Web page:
Andy Burnham slips up on the BBC

Labour leadership candidate puts his foot in it as he condemns the BBC for being too “London-centric

Andy Burnham has long been a staunch supporter of Top of the Pops, so when he was asked at a Labour leadership campaign event in Nottingham this week whether he still planned to lobby for the programme to be returned to the BBC, his answer was a foregone conclusion, according to today's diary in the Independent.

But as well as praising the show, he went on to complain that the BBC was too "London-centric", perhaps referring to the ongoing controversy over the reluctance of certain BBC bosses to relocate to new premises in Salford. According to Burnham, the Beeb has also lost touch with "ordinary people" -- and he went on to rachet up the rhetoric, saying that "they'd never hire someone like John Peel now".

Unfortunately for Burnham, the BBC hired someone very like John Peel just a few months ago -- his son Tom Ravenscroft, in fact. Tom has a weekly show championing new music on the recently resurgent BBC 6 Music.

However, as a colleague of mine here at the NS has just pointed out to me, the son of John Peel isn't exactly an "ordinary person", as the Independent seems to imply -- in fact, he's a quasi-celebrity who surely had a rather extraordinary upbringing. But the slip-up is something of a blow to a candidate who has campaigned relentlessly on his "ordinary" credentials, going out of his way to demonstrate the "elitist" qualities of his opponents and seizing every opportunity to present himself as the choice for "ordinary people".

"Ordinary" or otherwise, looking out of touch on an issue that he's campaigned on for several years isn't going to provide the last-minute boost his campaign so sorely needs.

Read the recent NS interview with Andy Burnham here.

Caroline Crampton is web editor of the New Statesman.

Grant Shapps on the campaign trail. Photo: Getty
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Grant Shapps resigns over Tory youth wing bullying scandal

The minister, formerly party chairman, has resigned over allegations of bullying and blackmail made against a Tory activist. 

Grant Shapps, who was a key figure in the Tory general election campaign, has resigned following allegations about a bullying scandal among Conservative activists.

Shapps was formerly party chairman, but was demoted to international development minister after May. His formal statement is expected shortly.

The resignation follows lurid claims about bullying and blackmail among Tory activists. One, Mark Clarke, has been accused of putting pressure on a fellow activist who complained about his behaviour to withdraw the allegation. The complainant, Elliot Johnson, later killed himself.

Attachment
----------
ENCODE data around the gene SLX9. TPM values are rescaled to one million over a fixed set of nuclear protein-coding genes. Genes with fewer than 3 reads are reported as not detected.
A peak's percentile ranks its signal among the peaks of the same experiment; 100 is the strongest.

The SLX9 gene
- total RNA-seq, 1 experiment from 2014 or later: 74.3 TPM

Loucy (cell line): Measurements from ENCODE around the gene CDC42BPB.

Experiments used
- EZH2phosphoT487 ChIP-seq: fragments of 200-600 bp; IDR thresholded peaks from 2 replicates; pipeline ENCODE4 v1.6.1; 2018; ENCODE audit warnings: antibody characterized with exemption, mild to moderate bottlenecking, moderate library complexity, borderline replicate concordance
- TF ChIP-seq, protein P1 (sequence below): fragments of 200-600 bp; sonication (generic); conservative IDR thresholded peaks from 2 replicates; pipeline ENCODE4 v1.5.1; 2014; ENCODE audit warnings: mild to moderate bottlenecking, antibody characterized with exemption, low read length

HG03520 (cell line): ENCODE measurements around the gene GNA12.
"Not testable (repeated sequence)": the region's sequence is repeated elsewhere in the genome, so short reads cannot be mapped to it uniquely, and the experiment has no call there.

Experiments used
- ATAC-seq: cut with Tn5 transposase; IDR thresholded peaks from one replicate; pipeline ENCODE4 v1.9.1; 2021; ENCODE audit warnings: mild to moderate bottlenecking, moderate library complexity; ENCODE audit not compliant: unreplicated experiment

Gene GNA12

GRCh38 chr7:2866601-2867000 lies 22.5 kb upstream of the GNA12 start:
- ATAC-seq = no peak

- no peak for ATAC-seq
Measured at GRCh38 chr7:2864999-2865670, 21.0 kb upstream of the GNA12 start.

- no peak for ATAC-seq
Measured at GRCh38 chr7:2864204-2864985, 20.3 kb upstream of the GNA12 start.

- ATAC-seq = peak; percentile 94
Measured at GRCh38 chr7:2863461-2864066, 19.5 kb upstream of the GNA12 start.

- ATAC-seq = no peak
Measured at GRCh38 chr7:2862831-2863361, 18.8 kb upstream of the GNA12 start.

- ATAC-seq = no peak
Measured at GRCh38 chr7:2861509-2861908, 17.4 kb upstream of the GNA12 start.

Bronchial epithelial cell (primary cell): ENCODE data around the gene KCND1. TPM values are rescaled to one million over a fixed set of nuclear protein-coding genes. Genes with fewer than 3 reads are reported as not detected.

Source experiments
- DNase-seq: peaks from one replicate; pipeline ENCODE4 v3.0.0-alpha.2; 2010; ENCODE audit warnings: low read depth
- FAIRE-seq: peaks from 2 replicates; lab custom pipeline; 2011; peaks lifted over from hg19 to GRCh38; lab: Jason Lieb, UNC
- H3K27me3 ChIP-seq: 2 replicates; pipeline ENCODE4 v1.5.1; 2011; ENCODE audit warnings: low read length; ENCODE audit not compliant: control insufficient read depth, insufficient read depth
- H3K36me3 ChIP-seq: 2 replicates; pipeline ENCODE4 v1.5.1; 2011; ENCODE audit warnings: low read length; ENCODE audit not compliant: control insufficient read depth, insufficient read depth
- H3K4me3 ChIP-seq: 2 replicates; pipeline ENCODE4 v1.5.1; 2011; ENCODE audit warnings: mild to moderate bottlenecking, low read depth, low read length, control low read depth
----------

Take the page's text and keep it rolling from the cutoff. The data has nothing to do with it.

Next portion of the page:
The junior Treasury minister Robert Halfon also revealed that he had an affair with a young activist after being warned that Clarke planned to blackmail him over the relationship. Former Tory chair Sayeedi Warsi says that she was targeted by Clarke on Twitter, where he tried to portray her as an anti-semite. 

Shapps appointed Mark Clarke to run RoadTrip 2015, where young Tory activists toured key marginals on a bus before the general election. 

Today, the Guardian published an emotional interview with the parents of 21-year-old Elliot Johnson, the activist who killed himself, in which they called for Shapps to consider his position. Ray Johnson also spoke to BBC's Newsnight:


The Johnson family claimed that Shapps and co-chair Andrew Feldman had failed to act on complaints made against Clarke. Feldman says he did not hear of the bullying claims until August. 

Asked about the case at a conference in Malta, David Cameron pointedly refused to offer Shapps his full backing, saying a statement would be released. “I think it is important that on the tragic case that took place that the coroner’s inquiry is allowed to proceed properly," he added. “I feel deeply for his parents, It is an appalling loss to suffer and that is why it is so important there is a proper coroner’s inquiry. In terms of what the Conservative party should do, there should be and there is a proper inquiry that asks all the questions as people come forward. That will take place. It is a tragic loss of a talented young life and it is not something any parent should go through and I feel for them deeply.” 

Mark Clarke denies any wrongdoing.

Helen Lewis is deputy editor of the New Statesman. She has presented BBC Radio 4’s Week in Westminster and is a regular panellist on BBC1’s Sunday Politics.